How to be a Kabataang Superhero: UNICEF, OCD empower Filipino youth in disaster risk management

There is a global call for Climate Justice and Disaster Risk Management that needs to be communicated more among Filipinos, especially to the youth whose future will be most impacted by the devastating calamities brought about by climate change.  

This was the main focus of the recently concluded two-day immersive workshop conducted by UNICEF, in partnership with the Office of Civil Defense (OCD), to inspire children and youth participation in child-centered disaster risk reduction (CCDRR), climate action, and overall resilience building. 

Aptly titled KABATAANG SUPERHERO: Taking Stock and Scaling Up the CCDRR Practices in the Philippines, the event was held both onsite at the Crowne Plaza Manila ballroom in Ortigas, Pasig City (with 175 delegates coming from all across the Philippines) and online via Facebook livestreaming and Zoom video conferencing where 291 registered participants attended virtually.  

Speakers and facilitators from UNICEF, OCD, other partner institutions, and various youth groups and youth leaders in the country convened to unanimously advocate for the protection of every child's right to survive, learn, and grow up in a safe and sustainable environment. KABATAANG SUPERHERO enjoined them in identifying effective ways and means on disaster risk reduction, particularly on how it impacts the children, who are tomorrow's leaders.

The Philippines, being one of the most disaster-prone countries in the world, is also one of the most vulnerable to climate change. According to the Children's Climate Risk Index, which was published in 2021, the Philippines ranks 31st out of the 163 countries where children are most at risk to the impact of climate change. 

"Children are the least responsible for climate change, yet they bear the brunt of its impact today and will bear its brunt tomorrow," said UNICEF Philippines Deputy Representative for Programmes, Mr. Behzad Noubary. 

"There are 2.2 billion young people under the age of 18 worldwide. Placing children at the center of disaster management has immense potential and impact. Involving children in DRR and harnessing their ideas and actions can reduce vulnerability, build resilience, and contribute to the safety and wellbeing of their communities as well as contribute to sustainable development. The participation of children and the young brings real and necessary benefits to disaster risk reduction and resilience building policies, programs, and strategies. More importantly, it upholds their legal rights as outlined in the United Nations Convention on the rights of the Child. We an already see the impact of child-centered DRR in the Philippines through the many programs and projects that all of us here have been part of," Noubary added, addressing the crowd at the KABATAANG SUPERHERO event.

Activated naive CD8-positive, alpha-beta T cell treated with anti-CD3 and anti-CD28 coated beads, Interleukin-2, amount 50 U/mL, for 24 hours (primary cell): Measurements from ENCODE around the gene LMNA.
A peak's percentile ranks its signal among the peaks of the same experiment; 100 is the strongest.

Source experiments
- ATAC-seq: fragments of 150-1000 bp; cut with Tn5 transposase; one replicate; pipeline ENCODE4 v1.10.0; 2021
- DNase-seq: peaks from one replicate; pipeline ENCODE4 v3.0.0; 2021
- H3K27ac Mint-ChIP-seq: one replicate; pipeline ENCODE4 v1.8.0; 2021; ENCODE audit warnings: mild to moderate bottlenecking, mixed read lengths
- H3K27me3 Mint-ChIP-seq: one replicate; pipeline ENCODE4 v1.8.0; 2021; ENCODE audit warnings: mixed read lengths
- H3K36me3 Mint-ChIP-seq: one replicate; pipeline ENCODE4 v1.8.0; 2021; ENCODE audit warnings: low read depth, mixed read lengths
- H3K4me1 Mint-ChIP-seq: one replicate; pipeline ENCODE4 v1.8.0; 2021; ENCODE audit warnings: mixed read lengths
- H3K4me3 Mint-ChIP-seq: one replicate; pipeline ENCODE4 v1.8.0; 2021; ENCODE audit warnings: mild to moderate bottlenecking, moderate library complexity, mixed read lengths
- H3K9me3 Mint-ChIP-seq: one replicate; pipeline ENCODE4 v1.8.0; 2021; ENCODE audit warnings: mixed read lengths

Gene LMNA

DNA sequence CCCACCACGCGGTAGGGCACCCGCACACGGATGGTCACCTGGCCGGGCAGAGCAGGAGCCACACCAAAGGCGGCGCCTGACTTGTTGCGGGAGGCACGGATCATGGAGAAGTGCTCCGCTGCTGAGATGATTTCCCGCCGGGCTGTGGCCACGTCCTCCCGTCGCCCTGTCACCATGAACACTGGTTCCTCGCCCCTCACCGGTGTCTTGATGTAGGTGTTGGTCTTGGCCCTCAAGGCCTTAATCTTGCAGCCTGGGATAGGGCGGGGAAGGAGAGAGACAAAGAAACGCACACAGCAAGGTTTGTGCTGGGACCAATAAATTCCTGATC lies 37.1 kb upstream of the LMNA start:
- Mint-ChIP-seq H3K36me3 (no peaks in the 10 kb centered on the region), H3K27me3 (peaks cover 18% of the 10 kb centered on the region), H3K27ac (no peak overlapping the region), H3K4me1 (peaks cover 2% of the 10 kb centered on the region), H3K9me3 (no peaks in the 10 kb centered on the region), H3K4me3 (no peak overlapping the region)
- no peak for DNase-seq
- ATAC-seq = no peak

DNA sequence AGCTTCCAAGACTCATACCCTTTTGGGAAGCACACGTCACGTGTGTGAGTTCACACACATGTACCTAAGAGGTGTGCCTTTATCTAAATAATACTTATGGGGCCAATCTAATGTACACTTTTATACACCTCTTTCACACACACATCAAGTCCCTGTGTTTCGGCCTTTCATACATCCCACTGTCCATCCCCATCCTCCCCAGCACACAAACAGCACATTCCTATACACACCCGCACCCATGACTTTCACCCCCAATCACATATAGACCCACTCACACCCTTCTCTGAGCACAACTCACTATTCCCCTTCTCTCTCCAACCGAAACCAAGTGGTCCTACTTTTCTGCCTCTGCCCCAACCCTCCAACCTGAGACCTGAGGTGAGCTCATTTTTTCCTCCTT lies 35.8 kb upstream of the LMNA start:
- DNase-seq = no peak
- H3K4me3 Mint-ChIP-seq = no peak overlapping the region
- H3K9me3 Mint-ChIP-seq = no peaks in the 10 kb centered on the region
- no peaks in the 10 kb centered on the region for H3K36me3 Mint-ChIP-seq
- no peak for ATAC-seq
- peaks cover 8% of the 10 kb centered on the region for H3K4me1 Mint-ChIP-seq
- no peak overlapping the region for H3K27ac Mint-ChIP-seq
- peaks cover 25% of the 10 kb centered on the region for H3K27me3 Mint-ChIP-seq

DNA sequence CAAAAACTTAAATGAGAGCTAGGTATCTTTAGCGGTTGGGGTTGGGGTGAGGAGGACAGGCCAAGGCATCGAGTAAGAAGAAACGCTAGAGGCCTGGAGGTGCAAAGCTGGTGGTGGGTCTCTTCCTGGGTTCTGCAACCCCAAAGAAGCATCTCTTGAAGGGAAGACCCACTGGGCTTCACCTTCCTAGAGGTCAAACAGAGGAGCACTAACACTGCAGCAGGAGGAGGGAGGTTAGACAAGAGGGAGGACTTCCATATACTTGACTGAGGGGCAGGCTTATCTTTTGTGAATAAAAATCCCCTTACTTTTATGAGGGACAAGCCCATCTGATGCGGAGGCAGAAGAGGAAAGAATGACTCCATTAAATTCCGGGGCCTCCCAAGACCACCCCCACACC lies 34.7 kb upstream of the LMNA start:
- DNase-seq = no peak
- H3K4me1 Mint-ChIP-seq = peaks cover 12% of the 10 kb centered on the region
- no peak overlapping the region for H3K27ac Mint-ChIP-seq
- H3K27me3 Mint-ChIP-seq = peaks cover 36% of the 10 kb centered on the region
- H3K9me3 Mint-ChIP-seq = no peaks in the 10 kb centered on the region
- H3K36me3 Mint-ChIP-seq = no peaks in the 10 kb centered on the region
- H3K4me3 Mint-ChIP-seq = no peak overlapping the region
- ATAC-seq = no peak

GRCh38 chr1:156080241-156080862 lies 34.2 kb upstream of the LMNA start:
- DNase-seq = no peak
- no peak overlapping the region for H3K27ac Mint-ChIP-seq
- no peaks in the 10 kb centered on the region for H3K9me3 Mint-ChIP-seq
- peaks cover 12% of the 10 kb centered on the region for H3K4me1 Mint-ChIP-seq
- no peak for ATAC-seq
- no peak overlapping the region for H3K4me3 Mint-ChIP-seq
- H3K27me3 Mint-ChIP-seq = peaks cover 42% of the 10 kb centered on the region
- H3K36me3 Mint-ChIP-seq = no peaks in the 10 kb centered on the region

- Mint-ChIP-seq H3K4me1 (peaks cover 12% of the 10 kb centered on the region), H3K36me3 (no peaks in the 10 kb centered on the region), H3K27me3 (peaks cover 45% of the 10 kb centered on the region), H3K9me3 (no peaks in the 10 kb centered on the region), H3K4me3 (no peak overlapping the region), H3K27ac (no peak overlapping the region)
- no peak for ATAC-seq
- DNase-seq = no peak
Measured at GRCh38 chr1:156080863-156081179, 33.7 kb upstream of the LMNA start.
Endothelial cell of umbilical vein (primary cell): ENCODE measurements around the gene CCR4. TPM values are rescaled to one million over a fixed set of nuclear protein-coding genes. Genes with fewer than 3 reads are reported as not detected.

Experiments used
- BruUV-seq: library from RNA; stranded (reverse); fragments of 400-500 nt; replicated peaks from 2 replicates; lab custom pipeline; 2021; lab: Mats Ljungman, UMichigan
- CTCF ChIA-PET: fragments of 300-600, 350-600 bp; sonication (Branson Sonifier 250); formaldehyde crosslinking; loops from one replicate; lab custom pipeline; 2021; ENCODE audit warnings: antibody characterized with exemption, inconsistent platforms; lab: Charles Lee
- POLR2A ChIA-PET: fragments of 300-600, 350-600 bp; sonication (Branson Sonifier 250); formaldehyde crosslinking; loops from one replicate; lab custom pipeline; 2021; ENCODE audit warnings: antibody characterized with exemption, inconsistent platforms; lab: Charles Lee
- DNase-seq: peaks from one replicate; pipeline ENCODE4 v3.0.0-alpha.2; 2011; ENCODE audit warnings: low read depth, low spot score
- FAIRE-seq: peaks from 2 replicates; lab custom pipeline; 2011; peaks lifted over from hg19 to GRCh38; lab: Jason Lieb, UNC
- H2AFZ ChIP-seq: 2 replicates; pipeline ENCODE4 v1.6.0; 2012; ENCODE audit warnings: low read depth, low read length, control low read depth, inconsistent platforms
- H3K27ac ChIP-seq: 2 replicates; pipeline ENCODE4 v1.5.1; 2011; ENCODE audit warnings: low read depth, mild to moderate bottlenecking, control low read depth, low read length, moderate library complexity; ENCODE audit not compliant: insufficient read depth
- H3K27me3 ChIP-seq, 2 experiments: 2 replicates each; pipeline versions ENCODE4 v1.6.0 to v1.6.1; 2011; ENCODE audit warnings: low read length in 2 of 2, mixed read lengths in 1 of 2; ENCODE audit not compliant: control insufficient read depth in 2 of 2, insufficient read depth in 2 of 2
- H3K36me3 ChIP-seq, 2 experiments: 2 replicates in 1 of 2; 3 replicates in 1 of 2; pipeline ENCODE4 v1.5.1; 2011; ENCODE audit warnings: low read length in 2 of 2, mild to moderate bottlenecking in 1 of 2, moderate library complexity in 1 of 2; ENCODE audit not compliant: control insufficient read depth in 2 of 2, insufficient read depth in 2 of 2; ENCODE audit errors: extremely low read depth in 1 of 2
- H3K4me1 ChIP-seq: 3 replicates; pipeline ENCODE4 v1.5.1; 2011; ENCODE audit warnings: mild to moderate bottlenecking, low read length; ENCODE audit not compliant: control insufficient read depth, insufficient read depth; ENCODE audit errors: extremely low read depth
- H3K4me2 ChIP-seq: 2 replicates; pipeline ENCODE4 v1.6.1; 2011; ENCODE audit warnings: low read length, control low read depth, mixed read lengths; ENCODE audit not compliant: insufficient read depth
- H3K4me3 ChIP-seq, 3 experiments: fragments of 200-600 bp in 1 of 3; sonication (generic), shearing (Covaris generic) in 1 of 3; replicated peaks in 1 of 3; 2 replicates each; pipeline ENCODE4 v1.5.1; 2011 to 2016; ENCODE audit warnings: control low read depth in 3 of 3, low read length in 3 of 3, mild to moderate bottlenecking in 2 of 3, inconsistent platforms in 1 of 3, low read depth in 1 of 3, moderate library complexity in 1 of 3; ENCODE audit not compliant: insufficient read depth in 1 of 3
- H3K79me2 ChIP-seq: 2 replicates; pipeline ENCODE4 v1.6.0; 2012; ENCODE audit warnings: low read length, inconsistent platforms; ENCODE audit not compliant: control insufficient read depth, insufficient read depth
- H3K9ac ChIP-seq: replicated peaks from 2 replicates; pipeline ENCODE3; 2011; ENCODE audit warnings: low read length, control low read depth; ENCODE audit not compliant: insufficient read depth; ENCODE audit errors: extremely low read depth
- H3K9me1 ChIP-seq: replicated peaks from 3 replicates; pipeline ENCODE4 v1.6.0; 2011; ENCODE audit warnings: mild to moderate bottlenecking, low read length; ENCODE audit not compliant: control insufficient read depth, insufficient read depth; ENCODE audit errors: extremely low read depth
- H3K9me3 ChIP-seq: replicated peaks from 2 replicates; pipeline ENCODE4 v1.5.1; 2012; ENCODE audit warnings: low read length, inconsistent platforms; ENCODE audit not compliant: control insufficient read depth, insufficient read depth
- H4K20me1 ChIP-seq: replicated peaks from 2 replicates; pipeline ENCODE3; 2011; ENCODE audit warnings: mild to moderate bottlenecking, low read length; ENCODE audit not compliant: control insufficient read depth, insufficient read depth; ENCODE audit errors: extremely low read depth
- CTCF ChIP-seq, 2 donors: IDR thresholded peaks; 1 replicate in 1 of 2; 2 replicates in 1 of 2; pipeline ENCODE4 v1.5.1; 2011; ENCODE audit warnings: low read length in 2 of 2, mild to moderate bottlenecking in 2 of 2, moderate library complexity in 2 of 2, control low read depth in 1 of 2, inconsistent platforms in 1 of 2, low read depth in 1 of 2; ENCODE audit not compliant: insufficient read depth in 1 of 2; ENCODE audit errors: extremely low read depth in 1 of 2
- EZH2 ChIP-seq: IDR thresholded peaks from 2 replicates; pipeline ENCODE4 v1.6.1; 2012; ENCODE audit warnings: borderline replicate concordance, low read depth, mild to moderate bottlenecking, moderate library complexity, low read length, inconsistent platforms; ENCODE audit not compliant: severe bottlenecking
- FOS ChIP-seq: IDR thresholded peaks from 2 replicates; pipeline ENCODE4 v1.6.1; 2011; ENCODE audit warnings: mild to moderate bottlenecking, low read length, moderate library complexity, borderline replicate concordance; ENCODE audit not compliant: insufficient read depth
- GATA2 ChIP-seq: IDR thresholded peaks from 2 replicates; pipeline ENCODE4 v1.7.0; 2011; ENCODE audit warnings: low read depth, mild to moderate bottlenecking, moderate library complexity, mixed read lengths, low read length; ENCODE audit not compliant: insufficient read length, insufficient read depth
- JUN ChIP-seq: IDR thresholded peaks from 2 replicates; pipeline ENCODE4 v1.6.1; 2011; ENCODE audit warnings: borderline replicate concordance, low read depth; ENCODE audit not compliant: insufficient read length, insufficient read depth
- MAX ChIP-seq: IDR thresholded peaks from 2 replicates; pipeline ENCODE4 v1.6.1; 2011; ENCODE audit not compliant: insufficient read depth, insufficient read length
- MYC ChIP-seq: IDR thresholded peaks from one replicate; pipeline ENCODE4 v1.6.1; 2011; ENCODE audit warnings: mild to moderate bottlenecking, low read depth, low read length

Disasters that hit the country cost not just the livelihood but also the lives of many Filipinos. Children are most at risk as these disasters greatly affect their education, health, and their future.  The CCDRR program embodies the rights of children and the youth, giving them opportunities to share their opinions and knowledge on how they can strengthen themselves and their communities. Their needs are also prioritized so that they can live healthy, free, and safe from any disaster. 

Climate change remains to be a technical term and a complex topic to discuss, especially with ordinary people. "In the Philippines, when we talk about climate change, all we know is 'bagyo'. That's the challenge for advocates and for science communicators. We have to discuss climate change in a way that is understandable to the people; they should be able to connect to the topic," said Marlon Matuguina of Save the Children Philippines.

"During disasters, learning is oftentimes disrupted, which leads to short-term and long-term impact on children in our society. Children's rights to basic, quality education is dependent upon their right to safety and survival. There should be a good balance of quality education and ensuring that the children are safe, and that there's also continuity in learning.

"It's important that we get the message across to the children. Adults should be supportive and ensure that they give an enabling environment for the children to be heard and for them to participate [in child-centered risk reduction practices]," Matuguina added. 

The KABATAANG SUPERHERO event proved to be a memorable and enlightening experience for the youth delegates. They were able to express themselves, share their opinions on how they can help make a difference, as the future generation of leaders, in fostering the rights of every child to survive, learn, and be protected. Through this UNICEF initiative, the young Filipino participants were able to discover their inner heroes in advocating and shaping a better future for all. 

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